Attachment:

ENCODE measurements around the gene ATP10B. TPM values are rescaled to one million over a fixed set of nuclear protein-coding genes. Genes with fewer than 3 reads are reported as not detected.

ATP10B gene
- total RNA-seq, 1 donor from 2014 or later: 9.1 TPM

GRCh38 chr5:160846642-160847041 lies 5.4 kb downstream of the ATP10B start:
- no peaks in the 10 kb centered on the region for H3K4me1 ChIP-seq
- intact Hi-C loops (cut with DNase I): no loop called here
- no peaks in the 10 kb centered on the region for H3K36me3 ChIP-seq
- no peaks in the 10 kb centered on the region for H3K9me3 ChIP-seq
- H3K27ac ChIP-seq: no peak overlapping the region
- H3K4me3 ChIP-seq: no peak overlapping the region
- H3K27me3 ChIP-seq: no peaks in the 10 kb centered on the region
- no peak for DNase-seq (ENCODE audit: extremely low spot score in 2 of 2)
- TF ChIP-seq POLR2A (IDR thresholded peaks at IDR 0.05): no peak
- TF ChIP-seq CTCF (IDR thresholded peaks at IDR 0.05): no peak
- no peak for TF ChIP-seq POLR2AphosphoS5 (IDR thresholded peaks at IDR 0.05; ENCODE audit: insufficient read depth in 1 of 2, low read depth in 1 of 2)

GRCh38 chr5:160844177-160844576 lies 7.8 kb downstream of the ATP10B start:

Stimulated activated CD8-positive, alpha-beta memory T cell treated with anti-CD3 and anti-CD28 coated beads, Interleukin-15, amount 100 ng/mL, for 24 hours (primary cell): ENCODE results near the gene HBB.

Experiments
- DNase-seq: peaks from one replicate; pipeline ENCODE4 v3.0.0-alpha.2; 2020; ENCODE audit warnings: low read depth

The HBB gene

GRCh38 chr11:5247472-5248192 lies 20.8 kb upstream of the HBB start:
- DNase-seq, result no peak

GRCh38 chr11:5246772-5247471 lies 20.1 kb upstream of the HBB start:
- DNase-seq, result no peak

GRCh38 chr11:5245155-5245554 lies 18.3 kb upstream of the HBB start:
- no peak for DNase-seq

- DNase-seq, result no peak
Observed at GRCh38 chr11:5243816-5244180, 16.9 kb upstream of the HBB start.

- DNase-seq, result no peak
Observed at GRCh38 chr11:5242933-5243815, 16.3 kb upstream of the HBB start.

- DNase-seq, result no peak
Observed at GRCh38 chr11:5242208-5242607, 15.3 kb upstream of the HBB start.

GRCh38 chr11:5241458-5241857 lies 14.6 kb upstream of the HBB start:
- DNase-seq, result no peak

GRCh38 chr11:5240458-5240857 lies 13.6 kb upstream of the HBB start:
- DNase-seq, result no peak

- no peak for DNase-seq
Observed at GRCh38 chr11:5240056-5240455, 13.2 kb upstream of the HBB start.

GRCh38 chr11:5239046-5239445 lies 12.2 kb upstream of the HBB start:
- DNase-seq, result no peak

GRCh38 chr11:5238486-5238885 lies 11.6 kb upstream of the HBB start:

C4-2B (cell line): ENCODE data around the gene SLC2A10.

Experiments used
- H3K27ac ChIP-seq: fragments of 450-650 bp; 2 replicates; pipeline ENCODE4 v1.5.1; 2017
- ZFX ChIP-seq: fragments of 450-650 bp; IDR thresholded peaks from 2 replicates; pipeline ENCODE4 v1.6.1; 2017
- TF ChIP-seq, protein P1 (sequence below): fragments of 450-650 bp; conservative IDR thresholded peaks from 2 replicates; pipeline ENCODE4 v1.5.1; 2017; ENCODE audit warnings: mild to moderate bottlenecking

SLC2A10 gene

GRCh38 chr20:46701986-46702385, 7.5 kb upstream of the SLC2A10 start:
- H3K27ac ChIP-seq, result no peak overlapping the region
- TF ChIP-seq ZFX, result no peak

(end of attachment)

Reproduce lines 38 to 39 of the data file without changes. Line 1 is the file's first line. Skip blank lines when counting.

Observed at GRCh38 chr11:5240056-5240455, 13.2 kb upstream of the HBB start.

GRCh38 chr11:5239046-5239445 lies 12.2 kb upstream of the HBB start: